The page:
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United States Department of Agriculture

Agricultural Research Service

2009 Annual Report

1a.Objectives (from AD-416)
The mission of the Delta Obesity Prevention Research Unit is to conduct nutrition research to prevent obesity in at-risk, rural populations in the Lower Mississippi Delta of Arkansas, Louisiana, and Mississippi. The Agricultural Research Service (ARS) is coordinating a major research endeavor that brings together the talents of ARS and other research cooperators in a tri-state region to accomplish the following: .
1)Identify barriers and facilitators to adherence to the Dietary Guidelines for Americans (DG) and examine how differential profiles of adherence relate to obesity in children and adults of the Delta region (ARS HEALTH study);.
2)extend the behavioral knowledge gained from ARS research studies and other food availability and food cost surveys in the Delta, to adapt existing DG eating patterns, such as the USDA Food Guide (MyPyramid) and the DASH Eating Plan, for the Lower Mississippi Delta population. Test the developed eating patterns for nutritional adequacy and feasibility of adoption by the Delta population. Concurrently, adapt DG physical activity recommendations for the Delta population and examine feasibility of adoption;.
3)evaluate the effectiveness of the adapted DG eating patterns, with and without physical activity, in reducing weight gain and risk factors for obesity-related chronic disease in the Lower Mississippi Delta population through the use of interventional studies. Determine if diet-gene relationships underlie the effectiveness of the adapted eating patterns.

1b.Approach (from AD-416)
The Delta Obesity Prevention Research Unit, in partnership with other ARS laboratories and research cooperators, has developed a strategic plan to improve the health of at-risk, rural populations of the Lower Mississippi Delta through obesity prevention research. Utilizing multi-faceted research approaches, this endeavor will provide a greater understanding of this population’s adherence to national dietary guidance for prevention of obesity and reduced risk for obesity-related chronic disease through the use of dietary and physical activity interventions using established scientific study designs and methods meeting the requirements for evidence based reviews. This cooperative research seeks solutions to these complex challenges through multidisciplinary team research and through cooperation with the general public, local government, policy makers, other institutions and agencies. Research internships addressing the objectives above may be created for university students in the tri-state area.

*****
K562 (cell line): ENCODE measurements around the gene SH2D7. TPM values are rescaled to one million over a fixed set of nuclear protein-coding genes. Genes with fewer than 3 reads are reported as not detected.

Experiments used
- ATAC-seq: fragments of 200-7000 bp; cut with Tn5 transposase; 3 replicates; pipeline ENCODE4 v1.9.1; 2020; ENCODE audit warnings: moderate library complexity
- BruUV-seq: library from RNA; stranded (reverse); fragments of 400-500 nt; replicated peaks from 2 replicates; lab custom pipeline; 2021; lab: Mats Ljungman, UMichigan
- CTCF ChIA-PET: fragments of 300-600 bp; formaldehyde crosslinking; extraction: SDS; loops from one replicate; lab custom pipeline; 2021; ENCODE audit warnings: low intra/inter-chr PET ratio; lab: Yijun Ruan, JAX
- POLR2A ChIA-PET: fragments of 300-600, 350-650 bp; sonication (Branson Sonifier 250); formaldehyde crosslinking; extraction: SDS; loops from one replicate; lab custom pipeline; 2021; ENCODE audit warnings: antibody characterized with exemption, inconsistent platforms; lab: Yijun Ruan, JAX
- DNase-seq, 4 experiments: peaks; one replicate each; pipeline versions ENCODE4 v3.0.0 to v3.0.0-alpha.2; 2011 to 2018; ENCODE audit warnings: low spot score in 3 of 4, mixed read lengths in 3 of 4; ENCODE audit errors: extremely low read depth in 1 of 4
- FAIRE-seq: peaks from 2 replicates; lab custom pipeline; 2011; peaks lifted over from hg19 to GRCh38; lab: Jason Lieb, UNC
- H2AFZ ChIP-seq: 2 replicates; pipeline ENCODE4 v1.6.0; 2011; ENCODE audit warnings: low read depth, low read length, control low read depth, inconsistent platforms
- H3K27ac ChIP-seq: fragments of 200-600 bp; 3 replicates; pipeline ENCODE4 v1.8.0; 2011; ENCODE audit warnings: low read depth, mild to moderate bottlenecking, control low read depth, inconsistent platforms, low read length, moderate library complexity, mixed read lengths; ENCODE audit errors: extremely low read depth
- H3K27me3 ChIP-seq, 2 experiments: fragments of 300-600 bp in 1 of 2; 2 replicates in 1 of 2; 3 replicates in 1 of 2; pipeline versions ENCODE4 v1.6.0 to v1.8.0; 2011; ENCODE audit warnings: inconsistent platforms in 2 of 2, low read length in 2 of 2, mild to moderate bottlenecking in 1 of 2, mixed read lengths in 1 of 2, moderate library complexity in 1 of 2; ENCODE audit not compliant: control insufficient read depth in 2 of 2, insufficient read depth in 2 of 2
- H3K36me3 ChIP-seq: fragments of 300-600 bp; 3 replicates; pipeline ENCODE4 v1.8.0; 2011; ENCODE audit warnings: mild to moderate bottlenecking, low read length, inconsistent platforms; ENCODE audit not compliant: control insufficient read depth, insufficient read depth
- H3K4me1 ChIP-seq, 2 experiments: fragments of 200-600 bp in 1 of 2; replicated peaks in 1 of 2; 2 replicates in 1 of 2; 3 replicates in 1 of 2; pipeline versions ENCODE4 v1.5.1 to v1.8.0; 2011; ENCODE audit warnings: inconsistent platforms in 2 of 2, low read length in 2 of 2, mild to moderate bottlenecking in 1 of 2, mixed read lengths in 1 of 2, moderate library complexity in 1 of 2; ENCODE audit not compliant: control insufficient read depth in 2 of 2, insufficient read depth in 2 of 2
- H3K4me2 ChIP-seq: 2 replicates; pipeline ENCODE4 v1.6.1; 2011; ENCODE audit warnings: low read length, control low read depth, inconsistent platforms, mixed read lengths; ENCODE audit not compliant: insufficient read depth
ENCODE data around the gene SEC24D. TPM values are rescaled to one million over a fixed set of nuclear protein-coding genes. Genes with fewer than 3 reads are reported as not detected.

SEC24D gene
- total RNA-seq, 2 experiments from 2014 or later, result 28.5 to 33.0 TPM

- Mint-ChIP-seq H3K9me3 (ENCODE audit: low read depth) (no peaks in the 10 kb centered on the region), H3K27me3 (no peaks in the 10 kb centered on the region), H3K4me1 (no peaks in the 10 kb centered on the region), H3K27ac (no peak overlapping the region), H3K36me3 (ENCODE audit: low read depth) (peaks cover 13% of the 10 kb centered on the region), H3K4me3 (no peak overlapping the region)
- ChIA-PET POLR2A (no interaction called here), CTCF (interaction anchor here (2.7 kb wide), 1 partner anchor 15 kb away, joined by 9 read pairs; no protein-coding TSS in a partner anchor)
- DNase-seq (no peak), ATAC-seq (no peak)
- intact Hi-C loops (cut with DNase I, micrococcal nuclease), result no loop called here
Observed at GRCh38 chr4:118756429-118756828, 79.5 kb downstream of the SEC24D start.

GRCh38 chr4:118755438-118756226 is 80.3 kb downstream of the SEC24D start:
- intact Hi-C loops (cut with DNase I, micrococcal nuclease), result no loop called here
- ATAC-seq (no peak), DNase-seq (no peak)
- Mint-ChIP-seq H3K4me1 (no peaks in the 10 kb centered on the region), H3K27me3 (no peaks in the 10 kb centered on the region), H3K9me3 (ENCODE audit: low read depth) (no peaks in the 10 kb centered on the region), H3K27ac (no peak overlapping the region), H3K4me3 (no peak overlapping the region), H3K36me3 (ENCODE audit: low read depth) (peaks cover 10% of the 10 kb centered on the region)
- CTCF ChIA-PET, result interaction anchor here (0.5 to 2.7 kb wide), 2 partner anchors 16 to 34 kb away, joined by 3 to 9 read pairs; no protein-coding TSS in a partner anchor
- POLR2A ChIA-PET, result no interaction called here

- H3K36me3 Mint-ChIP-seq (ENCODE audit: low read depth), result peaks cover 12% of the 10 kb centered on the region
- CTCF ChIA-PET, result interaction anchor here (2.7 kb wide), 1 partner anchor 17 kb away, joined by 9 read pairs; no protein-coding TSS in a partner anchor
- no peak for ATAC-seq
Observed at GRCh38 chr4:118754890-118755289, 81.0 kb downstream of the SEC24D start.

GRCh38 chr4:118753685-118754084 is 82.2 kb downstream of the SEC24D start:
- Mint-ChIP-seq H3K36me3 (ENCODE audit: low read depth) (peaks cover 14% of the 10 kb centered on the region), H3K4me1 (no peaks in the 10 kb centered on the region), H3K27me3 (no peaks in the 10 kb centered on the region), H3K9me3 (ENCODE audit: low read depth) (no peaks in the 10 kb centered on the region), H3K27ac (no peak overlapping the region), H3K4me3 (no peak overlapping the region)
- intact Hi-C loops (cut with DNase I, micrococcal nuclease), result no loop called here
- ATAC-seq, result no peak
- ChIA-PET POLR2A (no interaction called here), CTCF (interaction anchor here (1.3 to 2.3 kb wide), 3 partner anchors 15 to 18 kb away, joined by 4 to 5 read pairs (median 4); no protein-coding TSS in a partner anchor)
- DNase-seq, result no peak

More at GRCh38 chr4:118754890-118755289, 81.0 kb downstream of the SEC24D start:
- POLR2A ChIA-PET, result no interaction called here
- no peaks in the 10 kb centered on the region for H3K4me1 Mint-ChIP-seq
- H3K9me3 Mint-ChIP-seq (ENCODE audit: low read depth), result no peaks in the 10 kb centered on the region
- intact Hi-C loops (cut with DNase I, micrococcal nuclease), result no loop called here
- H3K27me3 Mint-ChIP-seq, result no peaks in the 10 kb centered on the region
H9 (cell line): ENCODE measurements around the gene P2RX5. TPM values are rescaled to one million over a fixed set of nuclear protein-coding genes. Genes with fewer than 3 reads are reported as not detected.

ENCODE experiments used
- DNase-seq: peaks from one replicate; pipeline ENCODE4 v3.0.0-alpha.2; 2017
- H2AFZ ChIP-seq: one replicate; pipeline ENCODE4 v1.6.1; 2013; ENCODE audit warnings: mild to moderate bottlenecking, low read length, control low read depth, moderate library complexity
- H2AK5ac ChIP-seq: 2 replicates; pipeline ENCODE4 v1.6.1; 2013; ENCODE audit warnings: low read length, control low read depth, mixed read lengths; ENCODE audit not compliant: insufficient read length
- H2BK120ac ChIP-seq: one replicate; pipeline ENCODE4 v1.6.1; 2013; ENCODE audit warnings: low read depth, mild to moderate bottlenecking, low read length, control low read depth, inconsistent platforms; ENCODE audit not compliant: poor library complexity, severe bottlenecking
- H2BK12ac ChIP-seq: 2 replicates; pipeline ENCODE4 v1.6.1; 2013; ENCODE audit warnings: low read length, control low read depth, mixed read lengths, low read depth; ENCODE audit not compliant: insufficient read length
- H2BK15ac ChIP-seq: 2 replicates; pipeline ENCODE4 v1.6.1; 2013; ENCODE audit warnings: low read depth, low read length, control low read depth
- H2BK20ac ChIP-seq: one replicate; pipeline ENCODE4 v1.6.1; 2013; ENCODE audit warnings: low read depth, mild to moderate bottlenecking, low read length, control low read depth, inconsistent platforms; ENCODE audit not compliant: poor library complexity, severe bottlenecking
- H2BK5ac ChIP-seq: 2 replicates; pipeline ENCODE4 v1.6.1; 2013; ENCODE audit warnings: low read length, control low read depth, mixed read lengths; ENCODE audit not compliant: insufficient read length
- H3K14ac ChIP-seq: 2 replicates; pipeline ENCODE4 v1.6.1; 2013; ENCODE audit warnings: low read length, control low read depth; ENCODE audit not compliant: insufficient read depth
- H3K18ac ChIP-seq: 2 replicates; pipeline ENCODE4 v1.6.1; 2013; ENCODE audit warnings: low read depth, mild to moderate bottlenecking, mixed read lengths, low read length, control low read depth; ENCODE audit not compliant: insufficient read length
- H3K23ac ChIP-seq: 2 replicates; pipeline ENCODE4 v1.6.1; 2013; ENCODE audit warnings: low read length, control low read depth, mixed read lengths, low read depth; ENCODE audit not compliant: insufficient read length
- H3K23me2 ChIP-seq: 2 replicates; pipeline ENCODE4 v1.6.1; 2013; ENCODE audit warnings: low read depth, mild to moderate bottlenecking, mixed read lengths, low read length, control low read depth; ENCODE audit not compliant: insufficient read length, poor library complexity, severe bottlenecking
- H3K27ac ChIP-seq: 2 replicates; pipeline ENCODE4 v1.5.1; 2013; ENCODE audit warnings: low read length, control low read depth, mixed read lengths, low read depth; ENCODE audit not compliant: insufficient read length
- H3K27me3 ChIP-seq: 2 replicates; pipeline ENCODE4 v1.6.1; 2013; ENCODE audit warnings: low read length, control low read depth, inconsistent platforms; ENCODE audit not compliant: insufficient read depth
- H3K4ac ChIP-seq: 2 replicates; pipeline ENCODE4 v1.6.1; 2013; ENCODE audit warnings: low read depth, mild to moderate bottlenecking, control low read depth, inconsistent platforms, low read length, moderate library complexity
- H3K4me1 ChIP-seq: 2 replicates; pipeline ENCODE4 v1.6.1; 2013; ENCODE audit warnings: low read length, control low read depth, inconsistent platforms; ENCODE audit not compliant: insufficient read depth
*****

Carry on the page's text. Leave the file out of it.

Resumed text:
3.Progress Report

Southern University collected final dietary data using the Delta NIRI Food Frequency Questionnaire by telephone interview for the final phase of the "People United to Sustain Health" (PUSH) Intervention. Questionnaires were prepared for transmission to Tuft's University for analysis. The PUSH intervention has been completed, and post intervention activities were completed. The PUSH intervention addressed healthy weight, healthy food choices, physical activity, and food security of residents in a rural Louisiana population. The expected outcome of this intervention is an improvement in the dietary and physical activity behaviors of participants. Data analysis is in progress. As outlined in planned research for Delta OPRU, the Community Advisory Committee was established in St. Landry Parish for stakeholder input in the project. Focus group questions were developed and pretested. A Manual of Procedures for the focus group component of the project was written. Recruitment of focus group participants was initiated. Modification of study instruments was begun. Monitoring of cooperator's performance and adherence to conditions of the agreement was accomplished by one site visit, two research workshops, quarterly progress reports containing budgetary materials, progress towards goals and objectives, review of publications and manuscripts in progress, conference calls and numerous emails.

Last Modified: 11/25/2015
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